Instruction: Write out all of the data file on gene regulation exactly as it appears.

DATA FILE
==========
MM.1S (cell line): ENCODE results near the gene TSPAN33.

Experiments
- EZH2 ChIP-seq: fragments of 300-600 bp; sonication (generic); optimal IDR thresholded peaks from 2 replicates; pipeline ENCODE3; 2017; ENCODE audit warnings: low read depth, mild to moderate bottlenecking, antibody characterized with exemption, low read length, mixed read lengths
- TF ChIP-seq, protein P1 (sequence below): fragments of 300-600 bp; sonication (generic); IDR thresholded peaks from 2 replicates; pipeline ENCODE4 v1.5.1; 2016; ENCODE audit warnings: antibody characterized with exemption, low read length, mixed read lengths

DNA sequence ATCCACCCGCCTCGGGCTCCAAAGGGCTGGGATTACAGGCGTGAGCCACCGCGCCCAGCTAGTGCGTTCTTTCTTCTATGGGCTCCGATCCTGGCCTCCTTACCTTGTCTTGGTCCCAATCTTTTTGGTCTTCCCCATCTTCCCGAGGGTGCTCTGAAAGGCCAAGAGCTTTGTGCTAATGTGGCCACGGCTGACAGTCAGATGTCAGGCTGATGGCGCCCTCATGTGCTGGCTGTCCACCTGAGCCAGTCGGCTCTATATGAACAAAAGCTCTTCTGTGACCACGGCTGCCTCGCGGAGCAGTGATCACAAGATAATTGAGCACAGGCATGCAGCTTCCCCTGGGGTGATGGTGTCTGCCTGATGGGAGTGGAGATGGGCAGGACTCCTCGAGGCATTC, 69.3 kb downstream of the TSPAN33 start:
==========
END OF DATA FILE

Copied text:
MM.1S (cell line): ENCODE results near the gene TSPAN33.

Experiments
- EZH2 ChIP-seq: fragments of 300-600 bp; sonication (generic); optimal IDR thresholded peaks from 2 replicates; pipeline ENCODE3; 2017; ENCODE audit warnings: low read depth, mild to moderate bottlenecking, antibody characterized with exemption, low read length, mixed read lengths
- TF ChIP-seq, protein P1 (sequence below): fragments of 300-600 bp; sonication (generic); IDR thresholded peaks from 2 replicates; pipeline ENCODE4 v1.5.1; 2016; ENCODE audit warnings: antibody characterized with exemption, low read length, mixed read lengths

DNA sequence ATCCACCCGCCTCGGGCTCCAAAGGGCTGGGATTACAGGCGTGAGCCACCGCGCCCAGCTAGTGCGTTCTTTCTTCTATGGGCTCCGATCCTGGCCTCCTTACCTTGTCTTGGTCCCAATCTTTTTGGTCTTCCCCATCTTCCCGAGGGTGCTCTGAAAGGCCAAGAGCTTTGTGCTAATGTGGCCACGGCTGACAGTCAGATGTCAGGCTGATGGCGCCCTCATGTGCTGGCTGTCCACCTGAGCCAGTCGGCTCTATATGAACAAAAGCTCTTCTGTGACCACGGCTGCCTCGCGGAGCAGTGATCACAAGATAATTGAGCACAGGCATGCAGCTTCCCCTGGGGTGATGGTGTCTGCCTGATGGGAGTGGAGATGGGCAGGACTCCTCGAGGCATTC, 69.3 kb downstream of the TSPAN33 start: